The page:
The other thing I find incredibly effective in terms of pitching me on behalf of a client is not only the thoughtfully targeted pitch but regular pitches that can provide me with ideas for new blog posts. I look forward to those emails and count the PR people who help to make my professional blogging life just a little bit easier as important contacts. That’s the power of relationships. You care, I care, we work together, everyone wins.

Alternative Ways of Engaging Bloggers

Because of the decrease in effectiveness of blogger outreach carried out in the manner of traditional media outreach, there needs to be alternative ways to engage bloggers to help produce valuable and educational content for our clients; build greater awareness of client brands; and have a measurable impact in the blogosphere. Some of these tactics include:

  1. Blog panels. Select bloggers who are knowledgeable in a given area to provide guidance on a company or organization’s blog editorial calendar that can be syndicated on their own blogs in a coordinated fashion. This is a more credible and effective tactic when the participation is a voluntary and non-compensated position; however, there must be a mutual exchange of value and all value exchange must be disclosed.
  2. Blogger pools. Select bloggers who can be guest authors of a company or organization’s blog by identifying a pool of qualified, expert and diverse bloggers who can contribute content – with or without compensation – for the exposure. Again, if compensation is involved, it must be disclosed.
  3. Blog sponsorship. Identify key blogs and bloggers reaching the “right” audience and offering to pay them to sponsor content that meets particular guidelines. For the bloggers who are in the business of blogging, this can be a more attractive relationship, and both parties must make sure a paid sponsorship is properly and prominently labeled as such.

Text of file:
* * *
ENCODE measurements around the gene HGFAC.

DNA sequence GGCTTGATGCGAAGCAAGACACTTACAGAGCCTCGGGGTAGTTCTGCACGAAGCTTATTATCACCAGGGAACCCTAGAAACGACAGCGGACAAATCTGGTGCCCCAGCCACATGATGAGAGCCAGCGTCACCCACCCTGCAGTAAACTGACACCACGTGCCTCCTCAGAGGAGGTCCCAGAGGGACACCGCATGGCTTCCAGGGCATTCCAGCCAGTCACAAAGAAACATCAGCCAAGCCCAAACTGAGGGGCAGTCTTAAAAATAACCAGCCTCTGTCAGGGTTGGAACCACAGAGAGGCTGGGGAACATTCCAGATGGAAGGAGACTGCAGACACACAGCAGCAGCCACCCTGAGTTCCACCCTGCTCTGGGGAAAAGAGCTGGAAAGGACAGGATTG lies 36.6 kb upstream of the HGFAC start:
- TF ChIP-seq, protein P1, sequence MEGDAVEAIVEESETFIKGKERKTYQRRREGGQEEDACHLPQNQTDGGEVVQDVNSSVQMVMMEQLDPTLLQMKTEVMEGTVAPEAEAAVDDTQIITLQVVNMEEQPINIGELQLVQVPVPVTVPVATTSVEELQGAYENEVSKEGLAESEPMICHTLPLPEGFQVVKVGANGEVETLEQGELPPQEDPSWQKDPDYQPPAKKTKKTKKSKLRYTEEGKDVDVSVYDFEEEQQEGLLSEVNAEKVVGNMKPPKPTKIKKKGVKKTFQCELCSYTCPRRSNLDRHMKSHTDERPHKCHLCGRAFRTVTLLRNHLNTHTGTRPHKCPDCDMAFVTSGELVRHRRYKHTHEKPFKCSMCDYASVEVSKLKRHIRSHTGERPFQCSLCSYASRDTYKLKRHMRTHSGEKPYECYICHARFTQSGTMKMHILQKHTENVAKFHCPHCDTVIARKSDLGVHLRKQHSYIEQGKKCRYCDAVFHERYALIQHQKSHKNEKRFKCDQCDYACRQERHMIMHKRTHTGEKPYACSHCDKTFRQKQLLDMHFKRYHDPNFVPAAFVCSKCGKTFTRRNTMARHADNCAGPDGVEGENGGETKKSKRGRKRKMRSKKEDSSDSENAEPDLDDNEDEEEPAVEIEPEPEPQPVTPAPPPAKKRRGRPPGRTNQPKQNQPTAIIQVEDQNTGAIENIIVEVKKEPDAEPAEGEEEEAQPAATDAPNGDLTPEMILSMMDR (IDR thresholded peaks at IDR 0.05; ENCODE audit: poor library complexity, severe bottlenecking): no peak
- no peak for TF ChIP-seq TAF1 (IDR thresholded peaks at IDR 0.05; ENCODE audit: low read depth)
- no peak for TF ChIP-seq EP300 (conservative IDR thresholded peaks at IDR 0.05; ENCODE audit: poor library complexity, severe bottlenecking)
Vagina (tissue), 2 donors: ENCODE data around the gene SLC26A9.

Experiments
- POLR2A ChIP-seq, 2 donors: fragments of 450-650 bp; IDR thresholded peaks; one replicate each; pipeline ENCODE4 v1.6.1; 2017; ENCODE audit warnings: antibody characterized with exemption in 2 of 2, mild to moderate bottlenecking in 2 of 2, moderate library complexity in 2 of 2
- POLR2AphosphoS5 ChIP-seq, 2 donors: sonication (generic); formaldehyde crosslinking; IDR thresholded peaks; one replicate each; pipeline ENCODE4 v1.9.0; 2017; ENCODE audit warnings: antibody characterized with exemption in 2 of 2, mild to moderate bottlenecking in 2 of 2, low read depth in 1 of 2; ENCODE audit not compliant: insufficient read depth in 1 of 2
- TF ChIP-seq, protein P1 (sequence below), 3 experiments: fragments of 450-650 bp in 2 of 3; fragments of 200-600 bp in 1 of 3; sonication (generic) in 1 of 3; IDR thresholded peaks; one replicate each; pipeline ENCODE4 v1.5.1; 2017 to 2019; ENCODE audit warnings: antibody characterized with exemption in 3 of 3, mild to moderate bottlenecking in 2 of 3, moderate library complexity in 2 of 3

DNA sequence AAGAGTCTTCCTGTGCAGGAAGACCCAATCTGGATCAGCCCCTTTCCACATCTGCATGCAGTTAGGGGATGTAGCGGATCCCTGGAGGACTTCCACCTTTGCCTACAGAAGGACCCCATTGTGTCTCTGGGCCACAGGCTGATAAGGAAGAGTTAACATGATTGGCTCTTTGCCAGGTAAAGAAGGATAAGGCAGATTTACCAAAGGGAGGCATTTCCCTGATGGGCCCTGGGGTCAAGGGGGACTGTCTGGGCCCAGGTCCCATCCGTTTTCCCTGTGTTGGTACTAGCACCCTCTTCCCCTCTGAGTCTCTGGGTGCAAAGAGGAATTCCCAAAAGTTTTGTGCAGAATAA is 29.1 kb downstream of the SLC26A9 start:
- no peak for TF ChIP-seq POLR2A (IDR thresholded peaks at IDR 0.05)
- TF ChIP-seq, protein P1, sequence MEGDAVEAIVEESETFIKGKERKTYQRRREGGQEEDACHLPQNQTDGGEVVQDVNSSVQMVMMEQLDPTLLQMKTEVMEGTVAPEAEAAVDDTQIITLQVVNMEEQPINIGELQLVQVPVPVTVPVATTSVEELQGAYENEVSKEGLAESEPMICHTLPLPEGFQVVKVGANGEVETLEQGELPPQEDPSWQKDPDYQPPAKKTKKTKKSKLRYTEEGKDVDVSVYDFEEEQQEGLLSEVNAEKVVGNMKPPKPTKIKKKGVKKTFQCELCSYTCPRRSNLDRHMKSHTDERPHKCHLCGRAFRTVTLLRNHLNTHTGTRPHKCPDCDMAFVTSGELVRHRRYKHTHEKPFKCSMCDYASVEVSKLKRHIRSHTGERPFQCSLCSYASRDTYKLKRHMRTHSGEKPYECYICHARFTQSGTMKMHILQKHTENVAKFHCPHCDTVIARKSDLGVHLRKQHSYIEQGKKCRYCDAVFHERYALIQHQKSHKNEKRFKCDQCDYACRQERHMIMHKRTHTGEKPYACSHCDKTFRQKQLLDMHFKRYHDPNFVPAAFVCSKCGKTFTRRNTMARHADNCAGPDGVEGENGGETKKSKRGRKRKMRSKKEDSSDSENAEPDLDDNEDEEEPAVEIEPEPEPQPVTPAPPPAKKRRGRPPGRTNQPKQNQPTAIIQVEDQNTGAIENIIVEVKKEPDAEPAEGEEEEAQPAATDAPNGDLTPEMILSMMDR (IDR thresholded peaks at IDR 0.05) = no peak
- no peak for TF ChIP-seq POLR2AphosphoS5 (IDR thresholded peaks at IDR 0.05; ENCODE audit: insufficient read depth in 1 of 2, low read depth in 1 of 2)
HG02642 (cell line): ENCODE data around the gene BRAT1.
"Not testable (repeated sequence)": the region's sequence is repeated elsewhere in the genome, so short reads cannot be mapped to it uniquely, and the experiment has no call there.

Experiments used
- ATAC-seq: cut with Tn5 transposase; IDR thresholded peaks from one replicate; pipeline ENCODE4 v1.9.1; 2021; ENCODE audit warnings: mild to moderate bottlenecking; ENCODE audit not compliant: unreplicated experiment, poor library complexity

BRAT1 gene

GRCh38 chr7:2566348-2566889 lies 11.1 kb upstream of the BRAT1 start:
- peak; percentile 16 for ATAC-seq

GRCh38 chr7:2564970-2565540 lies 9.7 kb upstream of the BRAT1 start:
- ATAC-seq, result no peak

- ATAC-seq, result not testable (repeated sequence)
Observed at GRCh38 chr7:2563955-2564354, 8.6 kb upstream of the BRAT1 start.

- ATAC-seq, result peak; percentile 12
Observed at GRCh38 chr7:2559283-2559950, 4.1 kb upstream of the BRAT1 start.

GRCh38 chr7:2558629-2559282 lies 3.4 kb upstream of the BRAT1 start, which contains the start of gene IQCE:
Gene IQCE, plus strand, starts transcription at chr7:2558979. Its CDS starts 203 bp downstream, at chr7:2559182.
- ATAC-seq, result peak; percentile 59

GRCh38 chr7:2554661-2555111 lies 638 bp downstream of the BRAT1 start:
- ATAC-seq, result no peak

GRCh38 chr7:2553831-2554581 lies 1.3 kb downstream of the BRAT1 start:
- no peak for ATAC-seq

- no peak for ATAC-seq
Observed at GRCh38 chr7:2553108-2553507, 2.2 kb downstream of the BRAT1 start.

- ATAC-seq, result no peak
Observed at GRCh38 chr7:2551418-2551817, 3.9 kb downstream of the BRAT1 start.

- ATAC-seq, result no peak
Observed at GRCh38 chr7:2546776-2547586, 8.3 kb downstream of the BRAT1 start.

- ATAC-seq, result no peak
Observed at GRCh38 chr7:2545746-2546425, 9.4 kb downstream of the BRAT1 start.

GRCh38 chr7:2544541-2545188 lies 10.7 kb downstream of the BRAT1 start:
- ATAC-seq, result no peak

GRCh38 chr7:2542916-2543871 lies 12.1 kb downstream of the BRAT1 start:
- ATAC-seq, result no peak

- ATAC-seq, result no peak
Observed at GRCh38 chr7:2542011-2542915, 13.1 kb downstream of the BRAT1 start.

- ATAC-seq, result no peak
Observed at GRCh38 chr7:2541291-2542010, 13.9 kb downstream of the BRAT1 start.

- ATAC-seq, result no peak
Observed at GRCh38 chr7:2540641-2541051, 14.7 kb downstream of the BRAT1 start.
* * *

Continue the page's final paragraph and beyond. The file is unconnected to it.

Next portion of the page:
As the blogging landscape continues to change, it is important for us to engage bloggers in the conversations about best practices in blogger outreach and continue to build more meaningful relationships with bloggers similar to the way we’ve cultivated relationships with the media but realizing the differences. If I feel we have a strong base of blogger relationships in a given industry or area, I may recommend blogger outreach to a client in the future. However, building a targeted blogger list from scratch without relationships solidly in place is proving to be a less effective and more expensive endeavor than it was three years ago.

Do you engage in blogger outreach? Or are you a blogger being approached by marketing types? What are your thoughts on the topic of blogger outreach as an online marketing tactic?

17 Responses to “Does Blogger Outreach Still Work?”

  1. Interesting post! I’m surprised at the low response rate actually. As a blogger whose sites are entirely commercial businesses, I am always working to improve my relationships with PR professionals, so it is a shame to hear that the majority of bloggers fail to see the usefulness of this type of relationship.

    Though to echo Cat’s sentiments, if you send me emails that are addressed to the wrong person, or worse, to a website other than ours, or a clear complete lack of understanding what our USP is, then yes, you won’t be getting a response. :)


  2. Blogging is the cornerstone of SOCIAL media. As such, it should be no surprise that the best way to approach a blogger is to make sure that you’ve got your facts right. The whole point of a blog is to SHARE things you like, your opinions, etc. Why would you share something with somebody if they’re not interested in it?

    The fact of the matter is that when social media fell on old media’s radar, they saw it as something that they could take over and mold to their standards. They were wrong. They didn’t realise that they would have to answer to the people. That’s why so many huge brands can be found on Twitter, Facebook, et al but only a handful of them are doing it right.

  3. As someone on the receiving end of those pitches, I find that most are off topic, mass distributed and completely impersonal. Those pitches go straight to my “no contact” folder before even being read completely.